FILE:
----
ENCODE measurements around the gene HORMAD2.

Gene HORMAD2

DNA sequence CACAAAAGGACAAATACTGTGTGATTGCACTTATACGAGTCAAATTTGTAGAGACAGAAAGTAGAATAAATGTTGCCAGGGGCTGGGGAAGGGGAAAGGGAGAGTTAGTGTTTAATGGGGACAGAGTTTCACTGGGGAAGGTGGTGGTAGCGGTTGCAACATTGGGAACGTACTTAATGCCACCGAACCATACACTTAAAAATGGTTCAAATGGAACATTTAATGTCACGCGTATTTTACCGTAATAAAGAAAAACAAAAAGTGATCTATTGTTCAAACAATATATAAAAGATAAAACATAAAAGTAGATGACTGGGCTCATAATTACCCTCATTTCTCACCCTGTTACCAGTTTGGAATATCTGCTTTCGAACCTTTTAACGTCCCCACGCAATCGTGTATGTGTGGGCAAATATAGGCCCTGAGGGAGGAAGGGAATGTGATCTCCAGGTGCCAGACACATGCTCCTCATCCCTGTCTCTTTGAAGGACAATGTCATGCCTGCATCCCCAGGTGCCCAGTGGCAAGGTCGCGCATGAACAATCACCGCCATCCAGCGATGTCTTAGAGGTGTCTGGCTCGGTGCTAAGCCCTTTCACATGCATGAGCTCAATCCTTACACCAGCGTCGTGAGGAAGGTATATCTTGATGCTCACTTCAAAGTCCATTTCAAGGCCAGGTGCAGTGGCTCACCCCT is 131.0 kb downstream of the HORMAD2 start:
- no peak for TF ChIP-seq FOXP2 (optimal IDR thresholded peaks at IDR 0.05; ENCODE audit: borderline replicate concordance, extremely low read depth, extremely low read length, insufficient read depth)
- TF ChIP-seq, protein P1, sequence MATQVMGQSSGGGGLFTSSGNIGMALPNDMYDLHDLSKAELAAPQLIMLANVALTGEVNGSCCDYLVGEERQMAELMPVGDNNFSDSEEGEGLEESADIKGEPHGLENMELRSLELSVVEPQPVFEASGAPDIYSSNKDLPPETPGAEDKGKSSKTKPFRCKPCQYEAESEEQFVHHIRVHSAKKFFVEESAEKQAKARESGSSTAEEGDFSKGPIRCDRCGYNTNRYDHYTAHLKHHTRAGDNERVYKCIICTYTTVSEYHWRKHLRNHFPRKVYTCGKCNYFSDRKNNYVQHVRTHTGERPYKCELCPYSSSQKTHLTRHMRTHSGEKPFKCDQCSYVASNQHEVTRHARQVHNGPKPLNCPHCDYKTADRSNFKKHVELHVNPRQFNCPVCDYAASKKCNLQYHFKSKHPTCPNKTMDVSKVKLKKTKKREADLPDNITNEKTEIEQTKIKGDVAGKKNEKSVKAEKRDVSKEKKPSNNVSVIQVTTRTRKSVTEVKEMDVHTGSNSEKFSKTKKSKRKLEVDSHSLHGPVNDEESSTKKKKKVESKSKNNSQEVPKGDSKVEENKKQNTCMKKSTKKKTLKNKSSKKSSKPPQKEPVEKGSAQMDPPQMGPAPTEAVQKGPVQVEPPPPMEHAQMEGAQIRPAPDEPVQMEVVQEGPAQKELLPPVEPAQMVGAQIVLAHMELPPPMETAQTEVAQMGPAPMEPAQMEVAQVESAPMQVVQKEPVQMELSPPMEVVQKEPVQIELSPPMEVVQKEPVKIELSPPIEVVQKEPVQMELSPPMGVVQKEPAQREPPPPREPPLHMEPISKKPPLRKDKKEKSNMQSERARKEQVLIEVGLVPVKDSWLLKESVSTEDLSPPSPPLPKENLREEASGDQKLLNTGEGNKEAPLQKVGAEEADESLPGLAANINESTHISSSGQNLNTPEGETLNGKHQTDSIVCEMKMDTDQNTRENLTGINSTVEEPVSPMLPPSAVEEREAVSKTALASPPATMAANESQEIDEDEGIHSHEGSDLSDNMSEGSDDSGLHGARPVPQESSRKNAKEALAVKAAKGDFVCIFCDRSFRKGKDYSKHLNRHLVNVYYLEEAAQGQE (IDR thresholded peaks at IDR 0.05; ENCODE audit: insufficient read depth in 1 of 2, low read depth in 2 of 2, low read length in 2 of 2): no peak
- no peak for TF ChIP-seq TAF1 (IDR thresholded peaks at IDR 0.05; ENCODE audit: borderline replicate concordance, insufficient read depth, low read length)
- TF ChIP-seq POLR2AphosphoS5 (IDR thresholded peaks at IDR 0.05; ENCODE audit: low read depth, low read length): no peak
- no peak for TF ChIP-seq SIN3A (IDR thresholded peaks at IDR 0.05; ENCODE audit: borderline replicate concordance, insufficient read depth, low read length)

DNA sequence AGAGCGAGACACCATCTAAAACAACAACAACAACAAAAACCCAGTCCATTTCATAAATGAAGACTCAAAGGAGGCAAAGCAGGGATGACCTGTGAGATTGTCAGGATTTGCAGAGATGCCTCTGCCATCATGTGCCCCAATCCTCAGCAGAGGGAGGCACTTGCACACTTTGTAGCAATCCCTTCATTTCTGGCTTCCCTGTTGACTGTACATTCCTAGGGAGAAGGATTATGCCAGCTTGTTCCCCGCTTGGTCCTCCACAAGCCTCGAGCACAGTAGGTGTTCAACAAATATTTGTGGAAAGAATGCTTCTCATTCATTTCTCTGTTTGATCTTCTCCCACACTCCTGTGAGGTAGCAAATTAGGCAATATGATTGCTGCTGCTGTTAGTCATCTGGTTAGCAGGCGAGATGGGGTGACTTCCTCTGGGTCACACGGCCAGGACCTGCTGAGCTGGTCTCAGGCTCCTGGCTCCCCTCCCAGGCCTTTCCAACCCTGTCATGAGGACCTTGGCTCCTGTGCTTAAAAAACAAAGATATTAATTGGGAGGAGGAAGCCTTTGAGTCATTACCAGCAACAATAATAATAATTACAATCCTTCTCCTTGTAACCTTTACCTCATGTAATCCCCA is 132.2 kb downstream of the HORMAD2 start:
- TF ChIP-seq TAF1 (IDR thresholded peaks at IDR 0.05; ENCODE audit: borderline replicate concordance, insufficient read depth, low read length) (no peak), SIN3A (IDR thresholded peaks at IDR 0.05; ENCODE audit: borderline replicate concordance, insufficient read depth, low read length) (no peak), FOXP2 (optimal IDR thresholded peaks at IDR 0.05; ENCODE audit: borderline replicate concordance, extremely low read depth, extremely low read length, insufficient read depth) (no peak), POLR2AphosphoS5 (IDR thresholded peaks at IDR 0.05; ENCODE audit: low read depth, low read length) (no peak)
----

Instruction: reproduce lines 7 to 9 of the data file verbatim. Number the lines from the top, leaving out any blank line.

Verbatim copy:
- TF ChIP-seq POLR2AphosphoS5 (IDR thresholded peaks at IDR 0.05; ENCODE audit: low read depth, low read length): no peak
- no peak for TF ChIP-seq SIN3A (IDR thresholded peaks at IDR 0.05; ENCODE audit: borderline replicate concordance, insufficient read depth, low read length)

DNA sequence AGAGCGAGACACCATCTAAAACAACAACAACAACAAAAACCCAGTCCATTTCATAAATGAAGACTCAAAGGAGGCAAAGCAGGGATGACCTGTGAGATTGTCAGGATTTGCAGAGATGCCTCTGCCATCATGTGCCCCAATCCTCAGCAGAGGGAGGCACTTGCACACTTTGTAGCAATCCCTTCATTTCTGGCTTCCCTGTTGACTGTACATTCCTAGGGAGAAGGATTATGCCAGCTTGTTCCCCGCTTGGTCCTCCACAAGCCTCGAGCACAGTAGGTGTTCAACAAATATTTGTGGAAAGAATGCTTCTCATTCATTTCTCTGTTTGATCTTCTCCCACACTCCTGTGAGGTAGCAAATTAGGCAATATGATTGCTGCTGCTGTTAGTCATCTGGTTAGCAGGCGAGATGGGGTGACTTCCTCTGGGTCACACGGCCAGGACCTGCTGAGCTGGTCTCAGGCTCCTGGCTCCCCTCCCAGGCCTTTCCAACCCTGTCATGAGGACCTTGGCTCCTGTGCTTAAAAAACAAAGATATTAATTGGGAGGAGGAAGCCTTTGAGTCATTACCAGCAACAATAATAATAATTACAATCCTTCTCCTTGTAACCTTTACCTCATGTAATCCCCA is 132.2 kb downstream of the HORMAD2 start: